Members of The European Plastic Pipes and Fittings Association (Teppfa) have pledged to increase their recycling targets to 250,000 tonnes a year by 2020 but have warned they are being held back by European Union (EU) legislation.
Despite a significant existing voluntary target for the plastic pipes industry to recycle 120,000 tonnes of plastic a year within the next four years, as outlined by the VinylPlus initiative, Teppfa members believe they can achieve more than double this level providing obstacles in current European and national legislation are addressed.
The association said that under the Registration, Evaluation, Authorisation and Restriction of Chemicals (Reach) Legislation and the Waste Framework Directive (WFD) some additives found in a number of the end of life plastic materials suitable for recycling will be classified as hazardous or harmful to human health or the environment resulting in them being consigned to incineration or landfill.
However Teppfa has insisted that recent research reports have shown that, under specified conditions, there is no health, safety or environmental risk associated with recycling end of life products containing ‘legacy substances'.
Teppfa general manager, Tony Calton said: “The problem posed under Reach and WFD is that without amendments being made more plastic waste will be incinerated and sent to landfill when it can safely be recycled without risk to human health or the environment.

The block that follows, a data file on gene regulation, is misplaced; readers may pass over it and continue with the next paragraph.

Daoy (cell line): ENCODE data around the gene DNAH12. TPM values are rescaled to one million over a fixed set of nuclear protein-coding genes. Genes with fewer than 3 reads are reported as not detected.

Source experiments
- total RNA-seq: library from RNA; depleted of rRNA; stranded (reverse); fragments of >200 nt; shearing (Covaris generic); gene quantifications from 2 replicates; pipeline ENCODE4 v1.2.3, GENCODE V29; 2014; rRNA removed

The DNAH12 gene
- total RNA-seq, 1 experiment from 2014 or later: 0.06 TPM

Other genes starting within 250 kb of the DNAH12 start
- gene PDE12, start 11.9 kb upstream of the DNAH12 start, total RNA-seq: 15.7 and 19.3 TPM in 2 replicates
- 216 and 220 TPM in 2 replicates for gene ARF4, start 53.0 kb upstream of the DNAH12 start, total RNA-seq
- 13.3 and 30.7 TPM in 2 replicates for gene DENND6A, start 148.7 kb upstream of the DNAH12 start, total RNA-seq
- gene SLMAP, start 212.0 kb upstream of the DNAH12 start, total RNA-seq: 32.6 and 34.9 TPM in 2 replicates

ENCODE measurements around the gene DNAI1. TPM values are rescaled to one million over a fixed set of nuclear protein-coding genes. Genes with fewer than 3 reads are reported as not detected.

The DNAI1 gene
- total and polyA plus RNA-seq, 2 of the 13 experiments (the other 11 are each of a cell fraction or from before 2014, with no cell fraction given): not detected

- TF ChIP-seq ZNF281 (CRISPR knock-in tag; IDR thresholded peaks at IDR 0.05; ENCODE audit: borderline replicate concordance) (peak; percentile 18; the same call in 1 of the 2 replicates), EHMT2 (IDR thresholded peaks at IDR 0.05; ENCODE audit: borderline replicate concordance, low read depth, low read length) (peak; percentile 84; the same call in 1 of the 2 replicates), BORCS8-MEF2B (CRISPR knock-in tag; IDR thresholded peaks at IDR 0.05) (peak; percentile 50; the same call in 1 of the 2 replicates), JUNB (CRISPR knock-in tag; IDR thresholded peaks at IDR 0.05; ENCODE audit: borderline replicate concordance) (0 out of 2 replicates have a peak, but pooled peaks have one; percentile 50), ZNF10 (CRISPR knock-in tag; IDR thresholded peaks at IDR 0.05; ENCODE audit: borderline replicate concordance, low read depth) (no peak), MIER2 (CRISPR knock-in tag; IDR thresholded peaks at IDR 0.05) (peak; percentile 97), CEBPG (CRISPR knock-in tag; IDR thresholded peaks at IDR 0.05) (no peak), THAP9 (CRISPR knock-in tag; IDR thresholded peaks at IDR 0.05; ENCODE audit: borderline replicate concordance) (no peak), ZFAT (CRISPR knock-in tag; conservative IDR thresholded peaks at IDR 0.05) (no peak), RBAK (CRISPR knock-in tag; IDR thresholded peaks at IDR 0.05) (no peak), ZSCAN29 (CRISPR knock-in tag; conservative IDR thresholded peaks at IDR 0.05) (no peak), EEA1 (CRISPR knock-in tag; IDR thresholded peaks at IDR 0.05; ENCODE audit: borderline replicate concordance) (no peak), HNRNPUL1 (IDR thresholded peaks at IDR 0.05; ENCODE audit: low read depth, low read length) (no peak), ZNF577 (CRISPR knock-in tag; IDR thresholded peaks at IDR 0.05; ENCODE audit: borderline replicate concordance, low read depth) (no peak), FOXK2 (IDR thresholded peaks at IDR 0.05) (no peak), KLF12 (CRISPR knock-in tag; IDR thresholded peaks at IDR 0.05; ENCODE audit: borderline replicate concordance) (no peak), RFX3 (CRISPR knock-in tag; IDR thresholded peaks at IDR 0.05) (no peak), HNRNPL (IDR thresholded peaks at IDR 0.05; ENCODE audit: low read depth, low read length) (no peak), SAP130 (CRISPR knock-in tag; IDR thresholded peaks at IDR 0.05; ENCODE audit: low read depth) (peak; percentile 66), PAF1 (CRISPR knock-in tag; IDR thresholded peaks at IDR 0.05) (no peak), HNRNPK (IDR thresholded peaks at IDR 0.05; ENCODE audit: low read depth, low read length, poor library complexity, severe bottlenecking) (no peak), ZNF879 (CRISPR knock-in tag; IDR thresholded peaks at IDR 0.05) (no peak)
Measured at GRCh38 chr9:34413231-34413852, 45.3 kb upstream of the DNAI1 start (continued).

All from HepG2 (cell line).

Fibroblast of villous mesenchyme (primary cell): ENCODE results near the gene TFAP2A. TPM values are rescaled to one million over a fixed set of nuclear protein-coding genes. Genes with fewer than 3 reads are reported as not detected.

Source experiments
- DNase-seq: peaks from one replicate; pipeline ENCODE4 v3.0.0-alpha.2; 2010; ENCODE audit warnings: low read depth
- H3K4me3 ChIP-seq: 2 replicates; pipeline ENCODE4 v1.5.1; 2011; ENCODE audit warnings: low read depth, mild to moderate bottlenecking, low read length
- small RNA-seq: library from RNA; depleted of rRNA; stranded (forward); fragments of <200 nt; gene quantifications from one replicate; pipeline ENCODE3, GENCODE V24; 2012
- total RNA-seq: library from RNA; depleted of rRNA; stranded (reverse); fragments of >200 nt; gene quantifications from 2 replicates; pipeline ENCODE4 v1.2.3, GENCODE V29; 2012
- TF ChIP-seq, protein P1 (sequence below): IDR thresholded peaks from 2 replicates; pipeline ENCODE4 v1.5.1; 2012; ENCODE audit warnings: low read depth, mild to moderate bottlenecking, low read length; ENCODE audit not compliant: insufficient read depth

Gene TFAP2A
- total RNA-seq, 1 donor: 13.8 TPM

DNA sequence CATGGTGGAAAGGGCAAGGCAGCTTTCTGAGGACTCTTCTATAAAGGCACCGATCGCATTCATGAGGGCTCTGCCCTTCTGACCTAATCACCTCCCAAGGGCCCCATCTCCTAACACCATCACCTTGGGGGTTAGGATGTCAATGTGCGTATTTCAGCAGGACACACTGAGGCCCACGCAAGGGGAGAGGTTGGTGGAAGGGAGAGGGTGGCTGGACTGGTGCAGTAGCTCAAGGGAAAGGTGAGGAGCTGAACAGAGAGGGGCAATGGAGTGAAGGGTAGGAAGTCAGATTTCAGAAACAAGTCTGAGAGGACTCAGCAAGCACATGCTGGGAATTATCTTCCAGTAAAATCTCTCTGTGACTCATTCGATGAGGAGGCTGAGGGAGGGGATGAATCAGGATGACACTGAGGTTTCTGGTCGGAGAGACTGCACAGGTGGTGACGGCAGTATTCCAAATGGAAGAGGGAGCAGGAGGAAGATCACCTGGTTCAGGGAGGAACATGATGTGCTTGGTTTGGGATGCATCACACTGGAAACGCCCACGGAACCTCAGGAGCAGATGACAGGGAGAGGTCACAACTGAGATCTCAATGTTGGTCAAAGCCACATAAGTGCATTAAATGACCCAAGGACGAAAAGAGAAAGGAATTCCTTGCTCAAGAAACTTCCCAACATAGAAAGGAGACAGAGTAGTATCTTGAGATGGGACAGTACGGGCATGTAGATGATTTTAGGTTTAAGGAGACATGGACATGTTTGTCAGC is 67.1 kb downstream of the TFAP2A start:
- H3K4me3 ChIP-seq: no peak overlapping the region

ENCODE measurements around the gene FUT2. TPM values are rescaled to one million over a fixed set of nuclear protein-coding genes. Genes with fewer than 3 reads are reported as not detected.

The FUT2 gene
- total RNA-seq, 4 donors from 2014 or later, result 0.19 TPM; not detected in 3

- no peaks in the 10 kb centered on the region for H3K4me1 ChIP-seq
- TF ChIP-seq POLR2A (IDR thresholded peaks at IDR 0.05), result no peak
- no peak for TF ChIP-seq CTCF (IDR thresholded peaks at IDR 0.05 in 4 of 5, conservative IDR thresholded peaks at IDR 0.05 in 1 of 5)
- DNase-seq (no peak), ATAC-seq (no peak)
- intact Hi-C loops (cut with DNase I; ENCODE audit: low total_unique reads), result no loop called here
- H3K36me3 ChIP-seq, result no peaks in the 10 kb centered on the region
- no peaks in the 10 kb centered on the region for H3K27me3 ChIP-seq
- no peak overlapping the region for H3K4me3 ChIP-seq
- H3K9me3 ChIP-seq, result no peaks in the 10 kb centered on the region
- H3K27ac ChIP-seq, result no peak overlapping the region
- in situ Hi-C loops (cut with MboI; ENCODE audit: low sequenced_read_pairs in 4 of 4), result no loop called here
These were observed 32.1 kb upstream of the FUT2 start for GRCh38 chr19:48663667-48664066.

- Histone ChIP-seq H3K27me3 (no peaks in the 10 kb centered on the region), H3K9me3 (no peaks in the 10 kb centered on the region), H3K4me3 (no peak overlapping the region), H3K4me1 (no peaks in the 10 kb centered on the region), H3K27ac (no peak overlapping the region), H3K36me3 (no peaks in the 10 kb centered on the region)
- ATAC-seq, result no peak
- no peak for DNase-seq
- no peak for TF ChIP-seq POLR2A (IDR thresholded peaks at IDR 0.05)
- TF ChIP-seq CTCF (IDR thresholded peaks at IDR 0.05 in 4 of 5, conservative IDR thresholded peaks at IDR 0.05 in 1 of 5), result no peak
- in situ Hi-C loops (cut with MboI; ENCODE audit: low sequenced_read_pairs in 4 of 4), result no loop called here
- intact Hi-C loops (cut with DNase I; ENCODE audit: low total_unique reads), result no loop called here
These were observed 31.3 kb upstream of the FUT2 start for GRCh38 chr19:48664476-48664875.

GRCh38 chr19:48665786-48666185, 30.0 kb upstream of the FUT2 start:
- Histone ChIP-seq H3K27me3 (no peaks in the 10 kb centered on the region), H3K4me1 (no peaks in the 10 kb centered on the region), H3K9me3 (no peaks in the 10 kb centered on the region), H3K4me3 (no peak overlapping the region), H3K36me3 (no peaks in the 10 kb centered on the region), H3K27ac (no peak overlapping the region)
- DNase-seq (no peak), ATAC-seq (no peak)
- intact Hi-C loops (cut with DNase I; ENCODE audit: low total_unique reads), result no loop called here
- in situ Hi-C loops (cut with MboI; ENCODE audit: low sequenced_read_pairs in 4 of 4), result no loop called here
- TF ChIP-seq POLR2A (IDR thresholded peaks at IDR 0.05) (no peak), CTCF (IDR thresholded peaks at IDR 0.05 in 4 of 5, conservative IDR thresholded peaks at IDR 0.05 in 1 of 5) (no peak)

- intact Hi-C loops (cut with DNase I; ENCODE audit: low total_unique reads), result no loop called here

“Research has shown that none of the potentially harmful additives are released during the recycling and pipe manufacturing processes, or during the use phase of the products as they are locked into the matrix of the material.
“For this reason Teppfa is currently campaigning at EU level for a special status for the recyclable material containing additives which may now or in the future be covered under Reach and WFD to allow it to be recycled and not consigned to incineration or landfill – second and third choices as outlined in the Circular Economy Package.”
Teppfa members have pledged a new recycling target which incorporates PVC-u, polyethylene (PE) and polypropylene (PP). The commitment is supported by advances in recycling technology, eco-design and the wider availability of suitable recycled material to incorporate into high quality products.